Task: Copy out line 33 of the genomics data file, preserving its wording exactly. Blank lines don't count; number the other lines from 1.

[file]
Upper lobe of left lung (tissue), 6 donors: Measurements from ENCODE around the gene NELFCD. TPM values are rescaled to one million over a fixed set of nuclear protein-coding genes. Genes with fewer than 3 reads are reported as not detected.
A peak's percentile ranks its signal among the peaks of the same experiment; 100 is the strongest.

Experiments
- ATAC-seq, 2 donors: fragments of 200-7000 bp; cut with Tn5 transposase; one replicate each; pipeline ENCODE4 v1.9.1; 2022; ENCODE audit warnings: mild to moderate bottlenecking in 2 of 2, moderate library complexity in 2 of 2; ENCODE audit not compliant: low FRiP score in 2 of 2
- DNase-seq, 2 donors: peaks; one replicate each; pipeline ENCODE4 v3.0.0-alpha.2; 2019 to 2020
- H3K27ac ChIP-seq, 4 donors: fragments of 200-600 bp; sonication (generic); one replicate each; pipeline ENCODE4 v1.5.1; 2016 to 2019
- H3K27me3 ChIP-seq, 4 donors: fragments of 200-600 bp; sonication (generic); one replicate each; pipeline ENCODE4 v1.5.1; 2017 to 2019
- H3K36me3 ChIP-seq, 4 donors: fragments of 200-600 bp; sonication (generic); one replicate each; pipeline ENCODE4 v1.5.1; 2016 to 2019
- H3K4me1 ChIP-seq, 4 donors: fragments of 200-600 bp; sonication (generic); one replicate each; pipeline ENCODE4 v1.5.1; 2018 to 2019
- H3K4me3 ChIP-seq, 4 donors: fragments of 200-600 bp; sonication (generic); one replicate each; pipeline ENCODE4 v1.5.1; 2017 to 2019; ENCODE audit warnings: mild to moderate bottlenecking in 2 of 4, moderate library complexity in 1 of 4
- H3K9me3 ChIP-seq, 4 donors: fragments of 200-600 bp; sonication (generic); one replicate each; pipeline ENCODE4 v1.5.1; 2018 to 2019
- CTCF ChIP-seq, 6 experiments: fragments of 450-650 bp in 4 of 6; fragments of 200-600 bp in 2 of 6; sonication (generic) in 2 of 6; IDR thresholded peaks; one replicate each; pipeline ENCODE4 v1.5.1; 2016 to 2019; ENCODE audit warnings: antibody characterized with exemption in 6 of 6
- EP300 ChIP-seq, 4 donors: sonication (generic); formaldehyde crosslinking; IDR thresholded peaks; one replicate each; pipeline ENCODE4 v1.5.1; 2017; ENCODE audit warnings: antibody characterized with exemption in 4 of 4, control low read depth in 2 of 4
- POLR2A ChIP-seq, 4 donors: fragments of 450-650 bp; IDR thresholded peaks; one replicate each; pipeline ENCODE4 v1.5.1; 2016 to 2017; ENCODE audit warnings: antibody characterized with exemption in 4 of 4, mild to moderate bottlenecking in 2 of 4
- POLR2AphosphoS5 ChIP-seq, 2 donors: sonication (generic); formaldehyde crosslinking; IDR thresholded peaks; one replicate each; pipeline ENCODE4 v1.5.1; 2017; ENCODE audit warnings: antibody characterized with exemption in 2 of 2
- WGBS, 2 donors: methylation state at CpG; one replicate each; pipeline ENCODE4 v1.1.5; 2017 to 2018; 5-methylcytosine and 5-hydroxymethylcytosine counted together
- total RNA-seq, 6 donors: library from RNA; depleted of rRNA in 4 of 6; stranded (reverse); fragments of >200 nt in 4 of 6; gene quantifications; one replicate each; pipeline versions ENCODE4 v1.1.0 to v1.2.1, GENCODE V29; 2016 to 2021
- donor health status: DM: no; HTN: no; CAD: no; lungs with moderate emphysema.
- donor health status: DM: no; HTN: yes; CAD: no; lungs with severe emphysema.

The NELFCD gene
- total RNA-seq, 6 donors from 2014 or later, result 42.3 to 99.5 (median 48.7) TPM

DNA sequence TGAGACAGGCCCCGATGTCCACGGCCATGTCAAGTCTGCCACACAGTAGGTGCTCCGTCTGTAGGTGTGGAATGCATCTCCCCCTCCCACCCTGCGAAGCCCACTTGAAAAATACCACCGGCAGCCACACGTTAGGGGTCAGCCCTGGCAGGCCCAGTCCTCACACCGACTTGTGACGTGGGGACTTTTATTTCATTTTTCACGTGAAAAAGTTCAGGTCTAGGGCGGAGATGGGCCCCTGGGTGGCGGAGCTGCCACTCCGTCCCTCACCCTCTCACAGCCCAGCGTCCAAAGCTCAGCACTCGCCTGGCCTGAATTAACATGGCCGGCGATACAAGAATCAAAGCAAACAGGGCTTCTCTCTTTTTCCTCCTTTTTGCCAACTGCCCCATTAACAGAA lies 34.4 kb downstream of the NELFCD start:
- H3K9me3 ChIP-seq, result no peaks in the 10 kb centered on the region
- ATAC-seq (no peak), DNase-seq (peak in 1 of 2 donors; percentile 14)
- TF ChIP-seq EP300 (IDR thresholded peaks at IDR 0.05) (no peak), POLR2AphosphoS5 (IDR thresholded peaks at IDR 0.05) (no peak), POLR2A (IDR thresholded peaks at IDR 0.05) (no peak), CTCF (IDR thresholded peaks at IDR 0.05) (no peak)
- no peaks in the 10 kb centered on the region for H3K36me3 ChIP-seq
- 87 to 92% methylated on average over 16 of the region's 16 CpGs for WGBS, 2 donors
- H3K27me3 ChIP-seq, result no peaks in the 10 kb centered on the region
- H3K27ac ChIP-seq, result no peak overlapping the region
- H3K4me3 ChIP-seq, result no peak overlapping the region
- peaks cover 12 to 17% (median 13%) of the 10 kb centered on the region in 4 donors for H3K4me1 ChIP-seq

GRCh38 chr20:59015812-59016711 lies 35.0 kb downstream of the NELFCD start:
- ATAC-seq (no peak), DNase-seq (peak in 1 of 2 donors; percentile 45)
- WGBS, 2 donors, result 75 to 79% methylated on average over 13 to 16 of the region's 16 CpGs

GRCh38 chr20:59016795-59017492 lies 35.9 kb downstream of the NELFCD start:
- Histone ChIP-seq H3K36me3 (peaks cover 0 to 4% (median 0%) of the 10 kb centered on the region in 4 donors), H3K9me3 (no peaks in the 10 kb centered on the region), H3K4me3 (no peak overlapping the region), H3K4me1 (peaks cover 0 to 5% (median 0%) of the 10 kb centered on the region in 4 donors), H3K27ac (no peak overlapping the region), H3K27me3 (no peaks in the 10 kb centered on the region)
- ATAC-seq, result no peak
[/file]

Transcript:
- ATAC-seq (no peak), DNase-seq (peak in 1 of 2 donors; percentile 45)